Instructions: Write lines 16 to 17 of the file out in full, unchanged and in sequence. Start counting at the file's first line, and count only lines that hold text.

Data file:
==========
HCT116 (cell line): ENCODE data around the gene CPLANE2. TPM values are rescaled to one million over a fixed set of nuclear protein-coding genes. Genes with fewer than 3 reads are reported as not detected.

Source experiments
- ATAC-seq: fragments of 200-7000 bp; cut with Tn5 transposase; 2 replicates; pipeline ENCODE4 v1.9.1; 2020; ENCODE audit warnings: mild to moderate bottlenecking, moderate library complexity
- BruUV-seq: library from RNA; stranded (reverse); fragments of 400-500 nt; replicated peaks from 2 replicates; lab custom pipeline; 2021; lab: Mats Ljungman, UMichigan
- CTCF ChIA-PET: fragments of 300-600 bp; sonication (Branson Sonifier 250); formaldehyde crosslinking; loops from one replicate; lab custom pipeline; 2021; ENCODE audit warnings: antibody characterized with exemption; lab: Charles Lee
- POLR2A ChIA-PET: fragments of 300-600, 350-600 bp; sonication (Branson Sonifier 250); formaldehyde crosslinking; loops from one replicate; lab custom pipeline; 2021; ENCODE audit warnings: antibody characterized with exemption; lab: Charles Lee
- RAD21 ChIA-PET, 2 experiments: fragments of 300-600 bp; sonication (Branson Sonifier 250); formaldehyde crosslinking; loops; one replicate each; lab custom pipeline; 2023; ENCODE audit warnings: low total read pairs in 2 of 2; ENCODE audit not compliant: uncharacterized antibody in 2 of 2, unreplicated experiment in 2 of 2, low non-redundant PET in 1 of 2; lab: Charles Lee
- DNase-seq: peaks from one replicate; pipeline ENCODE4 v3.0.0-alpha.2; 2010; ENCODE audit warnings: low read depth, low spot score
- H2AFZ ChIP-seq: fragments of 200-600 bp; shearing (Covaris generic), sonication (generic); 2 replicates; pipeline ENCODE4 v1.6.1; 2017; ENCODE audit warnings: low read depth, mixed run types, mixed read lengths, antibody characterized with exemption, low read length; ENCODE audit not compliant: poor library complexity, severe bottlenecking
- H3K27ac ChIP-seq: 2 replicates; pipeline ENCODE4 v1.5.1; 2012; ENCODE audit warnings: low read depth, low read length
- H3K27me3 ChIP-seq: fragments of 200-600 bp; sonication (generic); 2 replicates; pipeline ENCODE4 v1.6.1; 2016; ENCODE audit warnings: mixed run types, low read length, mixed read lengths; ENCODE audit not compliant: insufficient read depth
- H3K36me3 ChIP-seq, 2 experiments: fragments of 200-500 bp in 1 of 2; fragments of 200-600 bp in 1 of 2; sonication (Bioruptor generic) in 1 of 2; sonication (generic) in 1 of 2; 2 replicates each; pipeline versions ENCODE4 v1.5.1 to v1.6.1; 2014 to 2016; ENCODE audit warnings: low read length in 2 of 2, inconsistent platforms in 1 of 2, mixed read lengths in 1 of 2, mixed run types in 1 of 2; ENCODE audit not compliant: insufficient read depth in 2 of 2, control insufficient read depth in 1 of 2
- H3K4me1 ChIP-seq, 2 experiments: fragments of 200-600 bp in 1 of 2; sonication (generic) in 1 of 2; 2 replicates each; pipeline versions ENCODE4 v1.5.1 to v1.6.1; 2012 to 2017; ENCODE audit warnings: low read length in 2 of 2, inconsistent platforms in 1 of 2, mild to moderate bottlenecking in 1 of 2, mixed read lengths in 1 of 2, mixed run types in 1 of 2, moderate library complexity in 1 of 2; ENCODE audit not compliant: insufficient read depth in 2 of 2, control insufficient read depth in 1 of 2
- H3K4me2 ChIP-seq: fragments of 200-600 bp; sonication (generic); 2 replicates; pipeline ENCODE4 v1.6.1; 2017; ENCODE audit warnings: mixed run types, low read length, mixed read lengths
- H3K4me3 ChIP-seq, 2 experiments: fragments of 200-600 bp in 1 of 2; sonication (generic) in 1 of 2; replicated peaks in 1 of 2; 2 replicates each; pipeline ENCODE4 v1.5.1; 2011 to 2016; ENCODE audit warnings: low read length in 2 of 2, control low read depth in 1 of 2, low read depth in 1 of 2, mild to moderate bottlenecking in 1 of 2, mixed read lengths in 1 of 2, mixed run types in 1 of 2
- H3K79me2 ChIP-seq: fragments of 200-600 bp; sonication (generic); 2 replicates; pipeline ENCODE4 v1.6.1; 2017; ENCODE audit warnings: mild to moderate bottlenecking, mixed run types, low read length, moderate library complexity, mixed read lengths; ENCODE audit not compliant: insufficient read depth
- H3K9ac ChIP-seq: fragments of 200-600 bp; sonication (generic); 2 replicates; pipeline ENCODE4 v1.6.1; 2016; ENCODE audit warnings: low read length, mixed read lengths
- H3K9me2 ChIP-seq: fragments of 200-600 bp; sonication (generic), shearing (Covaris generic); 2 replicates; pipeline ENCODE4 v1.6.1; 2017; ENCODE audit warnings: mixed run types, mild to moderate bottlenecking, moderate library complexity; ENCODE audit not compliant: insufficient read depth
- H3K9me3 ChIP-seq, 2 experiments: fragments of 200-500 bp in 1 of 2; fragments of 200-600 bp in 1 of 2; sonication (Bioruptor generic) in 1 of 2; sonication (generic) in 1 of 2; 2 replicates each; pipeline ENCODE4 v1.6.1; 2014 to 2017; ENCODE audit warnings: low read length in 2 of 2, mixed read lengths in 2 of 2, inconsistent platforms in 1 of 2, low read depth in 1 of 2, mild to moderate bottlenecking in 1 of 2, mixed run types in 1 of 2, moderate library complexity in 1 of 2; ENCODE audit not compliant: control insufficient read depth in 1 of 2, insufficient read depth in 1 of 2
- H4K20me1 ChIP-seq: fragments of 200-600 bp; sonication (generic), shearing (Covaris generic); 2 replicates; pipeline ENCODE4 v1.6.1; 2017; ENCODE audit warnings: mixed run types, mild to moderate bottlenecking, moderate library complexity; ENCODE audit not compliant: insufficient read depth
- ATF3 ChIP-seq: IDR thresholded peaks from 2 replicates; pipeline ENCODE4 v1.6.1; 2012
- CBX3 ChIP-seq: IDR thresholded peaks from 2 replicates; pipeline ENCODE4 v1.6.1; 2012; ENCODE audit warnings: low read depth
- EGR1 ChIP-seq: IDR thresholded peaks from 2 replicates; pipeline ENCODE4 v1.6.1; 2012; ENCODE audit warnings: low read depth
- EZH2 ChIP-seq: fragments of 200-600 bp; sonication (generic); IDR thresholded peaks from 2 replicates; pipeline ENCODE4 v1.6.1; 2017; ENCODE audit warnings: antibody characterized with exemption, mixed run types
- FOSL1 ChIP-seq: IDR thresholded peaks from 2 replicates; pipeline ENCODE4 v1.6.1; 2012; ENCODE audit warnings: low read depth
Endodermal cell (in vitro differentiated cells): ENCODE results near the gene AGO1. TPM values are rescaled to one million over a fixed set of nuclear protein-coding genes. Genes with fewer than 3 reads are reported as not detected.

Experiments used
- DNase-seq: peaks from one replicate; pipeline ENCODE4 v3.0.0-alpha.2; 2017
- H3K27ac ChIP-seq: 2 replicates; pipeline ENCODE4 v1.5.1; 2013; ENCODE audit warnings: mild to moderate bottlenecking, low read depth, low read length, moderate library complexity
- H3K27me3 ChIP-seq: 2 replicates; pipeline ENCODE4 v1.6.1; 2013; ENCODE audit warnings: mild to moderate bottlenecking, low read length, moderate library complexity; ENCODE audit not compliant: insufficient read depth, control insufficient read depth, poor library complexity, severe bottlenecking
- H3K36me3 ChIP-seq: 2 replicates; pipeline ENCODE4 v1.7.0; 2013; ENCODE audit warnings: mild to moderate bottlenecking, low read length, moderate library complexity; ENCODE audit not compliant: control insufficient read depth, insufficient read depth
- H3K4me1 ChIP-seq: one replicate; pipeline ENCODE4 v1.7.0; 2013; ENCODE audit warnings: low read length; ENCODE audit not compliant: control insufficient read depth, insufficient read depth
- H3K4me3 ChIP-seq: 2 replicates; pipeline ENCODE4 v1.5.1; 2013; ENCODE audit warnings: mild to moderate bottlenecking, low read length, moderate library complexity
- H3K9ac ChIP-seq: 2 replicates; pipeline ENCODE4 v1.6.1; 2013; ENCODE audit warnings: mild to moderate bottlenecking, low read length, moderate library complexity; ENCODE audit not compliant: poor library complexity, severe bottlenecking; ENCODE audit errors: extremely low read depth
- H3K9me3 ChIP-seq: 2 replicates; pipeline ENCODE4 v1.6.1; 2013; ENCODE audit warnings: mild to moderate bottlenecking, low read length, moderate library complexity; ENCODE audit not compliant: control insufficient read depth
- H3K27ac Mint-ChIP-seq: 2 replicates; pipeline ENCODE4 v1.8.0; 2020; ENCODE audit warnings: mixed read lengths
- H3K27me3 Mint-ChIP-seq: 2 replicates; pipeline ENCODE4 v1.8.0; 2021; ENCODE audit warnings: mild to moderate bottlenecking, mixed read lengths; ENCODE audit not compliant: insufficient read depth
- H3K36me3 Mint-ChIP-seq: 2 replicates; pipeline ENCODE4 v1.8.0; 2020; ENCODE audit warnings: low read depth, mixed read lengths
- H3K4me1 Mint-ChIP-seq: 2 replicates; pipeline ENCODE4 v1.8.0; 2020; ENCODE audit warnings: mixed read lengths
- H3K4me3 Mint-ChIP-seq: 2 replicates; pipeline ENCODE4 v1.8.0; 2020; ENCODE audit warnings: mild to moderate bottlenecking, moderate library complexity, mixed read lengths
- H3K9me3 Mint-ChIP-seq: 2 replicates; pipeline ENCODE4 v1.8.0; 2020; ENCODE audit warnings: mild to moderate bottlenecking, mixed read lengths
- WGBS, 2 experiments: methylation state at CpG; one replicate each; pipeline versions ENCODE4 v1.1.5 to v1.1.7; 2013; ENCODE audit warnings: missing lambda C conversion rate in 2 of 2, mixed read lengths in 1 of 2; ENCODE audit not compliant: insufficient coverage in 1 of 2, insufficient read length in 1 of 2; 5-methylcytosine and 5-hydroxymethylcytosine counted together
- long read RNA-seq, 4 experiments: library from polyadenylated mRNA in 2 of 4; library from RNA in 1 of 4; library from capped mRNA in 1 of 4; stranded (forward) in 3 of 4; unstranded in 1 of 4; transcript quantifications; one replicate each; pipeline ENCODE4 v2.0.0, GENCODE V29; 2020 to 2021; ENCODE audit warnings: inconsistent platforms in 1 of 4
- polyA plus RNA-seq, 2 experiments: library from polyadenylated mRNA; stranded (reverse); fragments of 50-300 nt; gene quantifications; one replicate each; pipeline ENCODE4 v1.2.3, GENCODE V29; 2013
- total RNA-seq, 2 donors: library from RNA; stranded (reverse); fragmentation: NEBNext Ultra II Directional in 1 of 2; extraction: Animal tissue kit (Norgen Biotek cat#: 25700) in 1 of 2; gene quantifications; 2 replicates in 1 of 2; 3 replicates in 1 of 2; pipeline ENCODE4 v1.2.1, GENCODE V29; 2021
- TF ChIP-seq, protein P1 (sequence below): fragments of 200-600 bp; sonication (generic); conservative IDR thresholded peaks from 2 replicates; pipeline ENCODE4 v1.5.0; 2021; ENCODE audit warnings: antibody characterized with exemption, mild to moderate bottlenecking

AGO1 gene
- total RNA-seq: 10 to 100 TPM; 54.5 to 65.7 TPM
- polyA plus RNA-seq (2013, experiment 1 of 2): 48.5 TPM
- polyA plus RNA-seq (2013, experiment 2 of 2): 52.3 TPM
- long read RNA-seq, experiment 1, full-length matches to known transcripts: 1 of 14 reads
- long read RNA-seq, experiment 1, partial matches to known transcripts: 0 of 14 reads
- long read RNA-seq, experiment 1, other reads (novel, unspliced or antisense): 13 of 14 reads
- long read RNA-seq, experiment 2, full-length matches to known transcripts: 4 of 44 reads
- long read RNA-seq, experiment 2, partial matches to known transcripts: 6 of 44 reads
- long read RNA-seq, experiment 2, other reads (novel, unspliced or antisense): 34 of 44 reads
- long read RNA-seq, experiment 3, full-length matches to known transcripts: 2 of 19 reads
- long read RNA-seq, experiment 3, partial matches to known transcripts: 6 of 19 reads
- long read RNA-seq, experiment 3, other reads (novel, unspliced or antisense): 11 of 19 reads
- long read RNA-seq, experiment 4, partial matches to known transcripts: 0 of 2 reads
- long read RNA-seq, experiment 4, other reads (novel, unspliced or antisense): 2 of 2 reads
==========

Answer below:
- H3K79me2 ChIP-seq: fragments of 200-600 bp; sonication (generic); 2 replicates; pipeline ENCODE4 v1.6.1; 2017; ENCODE audit warnings: mild to moderate bottlenecking, mixed run types, low read length, moderate library complexity, mixed read lengths; ENCODE audit not compliant: insufficient read depth
- H3K9ac ChIP-seq: fragments of 200-600 bp; sonication (generic); 2 replicates; pipeline ENCODE4 v1.6.1; 2016; ENCODE audit warnings: low read length, mixed read lengths